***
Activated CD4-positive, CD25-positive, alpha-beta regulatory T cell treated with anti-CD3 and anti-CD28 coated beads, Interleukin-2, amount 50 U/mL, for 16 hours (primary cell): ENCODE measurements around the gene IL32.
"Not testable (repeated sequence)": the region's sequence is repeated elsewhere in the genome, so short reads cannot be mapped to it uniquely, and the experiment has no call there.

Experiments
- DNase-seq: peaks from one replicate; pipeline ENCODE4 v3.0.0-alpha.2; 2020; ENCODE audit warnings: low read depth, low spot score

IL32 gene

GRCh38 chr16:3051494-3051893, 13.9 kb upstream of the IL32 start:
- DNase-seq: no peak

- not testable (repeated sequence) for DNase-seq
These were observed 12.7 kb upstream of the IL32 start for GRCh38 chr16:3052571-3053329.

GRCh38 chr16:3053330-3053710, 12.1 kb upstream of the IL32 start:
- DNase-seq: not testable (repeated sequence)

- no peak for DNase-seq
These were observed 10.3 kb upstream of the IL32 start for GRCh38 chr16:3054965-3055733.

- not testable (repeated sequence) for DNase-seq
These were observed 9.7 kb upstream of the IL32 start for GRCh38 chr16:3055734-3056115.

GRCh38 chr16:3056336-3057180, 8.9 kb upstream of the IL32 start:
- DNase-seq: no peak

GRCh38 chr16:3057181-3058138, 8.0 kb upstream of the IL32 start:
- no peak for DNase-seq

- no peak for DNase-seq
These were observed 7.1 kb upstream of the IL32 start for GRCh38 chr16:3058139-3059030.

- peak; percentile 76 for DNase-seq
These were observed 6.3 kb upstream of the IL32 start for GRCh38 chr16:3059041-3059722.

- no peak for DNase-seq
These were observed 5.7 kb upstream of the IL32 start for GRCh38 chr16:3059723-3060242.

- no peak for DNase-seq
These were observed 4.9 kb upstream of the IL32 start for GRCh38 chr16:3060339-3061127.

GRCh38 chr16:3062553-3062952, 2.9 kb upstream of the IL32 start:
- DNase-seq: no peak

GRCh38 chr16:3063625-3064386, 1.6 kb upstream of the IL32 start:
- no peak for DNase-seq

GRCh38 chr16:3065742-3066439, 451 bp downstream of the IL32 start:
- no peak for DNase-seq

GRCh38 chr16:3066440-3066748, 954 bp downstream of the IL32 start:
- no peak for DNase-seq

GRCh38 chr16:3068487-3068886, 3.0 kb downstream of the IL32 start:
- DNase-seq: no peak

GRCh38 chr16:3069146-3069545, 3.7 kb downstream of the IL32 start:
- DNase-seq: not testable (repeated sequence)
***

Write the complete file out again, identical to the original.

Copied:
Activated CD4-positive, CD25-positive, alpha-beta regulatory T cell treated with anti-CD3 and anti-CD28 coated beads, Interleukin-2, amount 50 U/mL, for 16 hours (primary cell): ENCODE measurements around the gene IL32.
"Not testable (repeated sequence)": the region's sequence is repeated elsewhere in the genome, so short reads cannot be mapped to it uniquely, and the experiment has no call there.

Experiments
- DNase-seq: peaks from one replicate; pipeline ENCODE4 v3.0.0-alpha.2; 2020; ENCODE audit warnings: low read depth, low spot score

IL32 gene

GRCh38 chr16:3051494-3051893, 13.9 kb upstream of the IL32 start:
- DNase-seq: no peak

- not testable (repeated sequence) for DNase-seq
These were observed 12.7 kb upstream of the IL32 start for GRCh38 chr16:3052571-3053329.

GRCh38 chr16:3053330-3053710, 12.1 kb upstream of the IL32 start:
- DNase-seq: not testable (repeated sequence)

- no peak for DNase-seq
These were observed 10.3 kb upstream of the IL32 start for GRCh38 chr16:3054965-3055733.

- not testable (repeated sequence) for DNase-seq
These were observed 9.7 kb upstream of the IL32 start for GRCh38 chr16:3055734-3056115.

GRCh38 chr16:3056336-3057180, 8.9 kb upstream of the IL32 start:
- DNase-seq: no peak

GRCh38 chr16:3057181-3058138, 8.0 kb upstream of the IL32 start:
- no peak for DNase-seq

- no peak for DNase-seq
These were observed 7.1 kb upstream of the IL32 start for GRCh38 chr16:3058139-3059030.

- peak; percentile 76 for DNase-seq
These were observed 6.3 kb upstream of the IL32 start for GRCh38 chr16:3059041-3059722.

- no peak for DNase-seq
These were observed 5.7 kb upstream of the IL32 start for GRCh38 chr16:3059723-3060242.

- no peak for DNase-seq
These were observed 4.9 kb upstream of the IL32 start for GRCh38 chr16:3060339-3061127.

GRCh38 chr16:3062553-3062952, 2.9 kb upstream of the IL32 start:
- DNase-seq: no peak

GRCh38 chr16:3063625-3064386, 1.6 kb upstream of the IL32 start:
- no peak for DNase-seq

GRCh38 chr16:3065742-3066439, 451 bp downstream of the IL32 start:
- no peak for DNase-seq

GRCh38 chr16:3066440-3066748, 954 bp downstream of the IL32 start:
- no peak for DNase-seq

GRCh38 chr16:3068487-3068886, 3.0 kb downstream of the IL32 start:
- DNase-seq: no peak

GRCh38 chr16:3069146-3069545, 3.7 kb downstream of the IL32 start:
- DNase-seq: not testable (repeated sequence)